“On the 7th day…” For you it might have been the first day, the hundredth day, the 16th year. For David and Bathsheba it was the 7th day that their child died. For Pam and me it was the 58th day that our Danny died. I’d like to share with you Danny’s story.
The story begins on a cold night in February when Danny was conceived in love and desire. Pam and I love children and after three girls, two miscarriages, and one boy, we desired yet another child — and yes, another boy would be perfect. We didn’t know it right away but God had once again performed the incredible miracle of life. In a few short weeks Pam’s body would let go of the secret. We were thrilled. God had granted us one more baby; one more life.
It was an uneventful and quiet pregnancy. Too quiet, we later learned. Pam was at times disturbed by the lack of activity she had known with her previous babies who each transformed her womb into an exercise gym complete with stepper and punching bag. Danny was quiet but since his heart rate was always good, we prayed for and believed the best. Caring for four children and getting the house ready for a fifth left little time for worry anyway.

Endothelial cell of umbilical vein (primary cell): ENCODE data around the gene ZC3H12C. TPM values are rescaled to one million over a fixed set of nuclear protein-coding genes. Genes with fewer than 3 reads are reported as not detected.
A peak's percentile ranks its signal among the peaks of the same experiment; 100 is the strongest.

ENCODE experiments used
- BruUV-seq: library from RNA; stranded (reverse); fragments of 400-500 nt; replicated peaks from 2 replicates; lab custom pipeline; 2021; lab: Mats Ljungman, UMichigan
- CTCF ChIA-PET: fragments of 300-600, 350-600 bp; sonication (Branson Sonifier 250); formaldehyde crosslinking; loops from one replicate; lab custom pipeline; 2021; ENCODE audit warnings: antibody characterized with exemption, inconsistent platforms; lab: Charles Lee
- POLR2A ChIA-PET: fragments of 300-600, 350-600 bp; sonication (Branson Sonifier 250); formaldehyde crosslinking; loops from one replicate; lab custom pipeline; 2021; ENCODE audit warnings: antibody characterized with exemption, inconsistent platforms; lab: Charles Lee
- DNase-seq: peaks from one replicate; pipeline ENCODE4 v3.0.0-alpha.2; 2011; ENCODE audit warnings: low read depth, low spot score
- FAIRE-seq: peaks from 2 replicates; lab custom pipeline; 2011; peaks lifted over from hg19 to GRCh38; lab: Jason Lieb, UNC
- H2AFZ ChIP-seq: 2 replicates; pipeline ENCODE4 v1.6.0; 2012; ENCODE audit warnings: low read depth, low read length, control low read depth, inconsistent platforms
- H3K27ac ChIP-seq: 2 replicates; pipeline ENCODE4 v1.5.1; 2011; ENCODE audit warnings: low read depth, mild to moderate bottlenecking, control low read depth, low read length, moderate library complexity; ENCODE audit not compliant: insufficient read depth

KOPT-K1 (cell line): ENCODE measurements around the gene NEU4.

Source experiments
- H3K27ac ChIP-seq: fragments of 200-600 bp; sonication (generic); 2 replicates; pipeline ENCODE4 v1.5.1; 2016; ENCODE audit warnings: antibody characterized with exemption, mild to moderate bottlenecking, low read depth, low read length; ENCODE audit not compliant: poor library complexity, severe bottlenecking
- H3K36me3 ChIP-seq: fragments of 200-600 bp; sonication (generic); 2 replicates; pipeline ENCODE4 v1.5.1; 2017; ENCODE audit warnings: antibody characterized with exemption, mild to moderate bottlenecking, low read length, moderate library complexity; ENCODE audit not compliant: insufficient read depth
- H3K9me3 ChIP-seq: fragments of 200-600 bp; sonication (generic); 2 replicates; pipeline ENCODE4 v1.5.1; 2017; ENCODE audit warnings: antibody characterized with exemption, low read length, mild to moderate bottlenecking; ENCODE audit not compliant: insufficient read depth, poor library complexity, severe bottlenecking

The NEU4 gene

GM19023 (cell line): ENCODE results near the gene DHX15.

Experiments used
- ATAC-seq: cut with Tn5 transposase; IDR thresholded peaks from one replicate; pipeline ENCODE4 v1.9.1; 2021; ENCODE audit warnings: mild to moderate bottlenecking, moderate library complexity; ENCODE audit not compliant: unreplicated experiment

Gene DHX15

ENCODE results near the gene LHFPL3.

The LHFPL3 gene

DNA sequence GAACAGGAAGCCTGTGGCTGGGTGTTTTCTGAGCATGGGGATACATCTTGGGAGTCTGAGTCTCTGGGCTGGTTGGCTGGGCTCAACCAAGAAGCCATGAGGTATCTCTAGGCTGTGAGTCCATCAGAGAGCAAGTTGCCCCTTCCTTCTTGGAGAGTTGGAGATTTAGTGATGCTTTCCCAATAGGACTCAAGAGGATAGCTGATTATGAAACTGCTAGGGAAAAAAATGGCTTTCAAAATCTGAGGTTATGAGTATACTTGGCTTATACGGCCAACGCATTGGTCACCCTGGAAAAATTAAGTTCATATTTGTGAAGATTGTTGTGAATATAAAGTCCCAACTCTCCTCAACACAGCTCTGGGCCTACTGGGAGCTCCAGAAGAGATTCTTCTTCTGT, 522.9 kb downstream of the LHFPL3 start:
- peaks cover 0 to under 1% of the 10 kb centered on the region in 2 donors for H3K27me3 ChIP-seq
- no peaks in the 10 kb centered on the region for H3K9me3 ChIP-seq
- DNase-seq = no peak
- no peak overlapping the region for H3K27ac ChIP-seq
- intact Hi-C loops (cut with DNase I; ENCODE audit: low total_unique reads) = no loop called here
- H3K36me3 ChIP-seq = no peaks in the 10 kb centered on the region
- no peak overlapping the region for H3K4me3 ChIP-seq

We put a new coat of paint on an old dresser, and bought another crib that we thought was an answer to prayer. Sometimes God gets credit for too much. Nevertheless, we were busy getting ready, all the while dreaming dreams and building castles of expectations which we never imagined God would let the waves of trouble disturb.
The waves hit on Monday, October 19. At 23 days before the due date, it took us by surprise. I was home, under the weather. Pam came down from a rest and asked if I’d like to have the baby today. “You’re kidding?” I started feeling better. “Whoa! Here we go again!”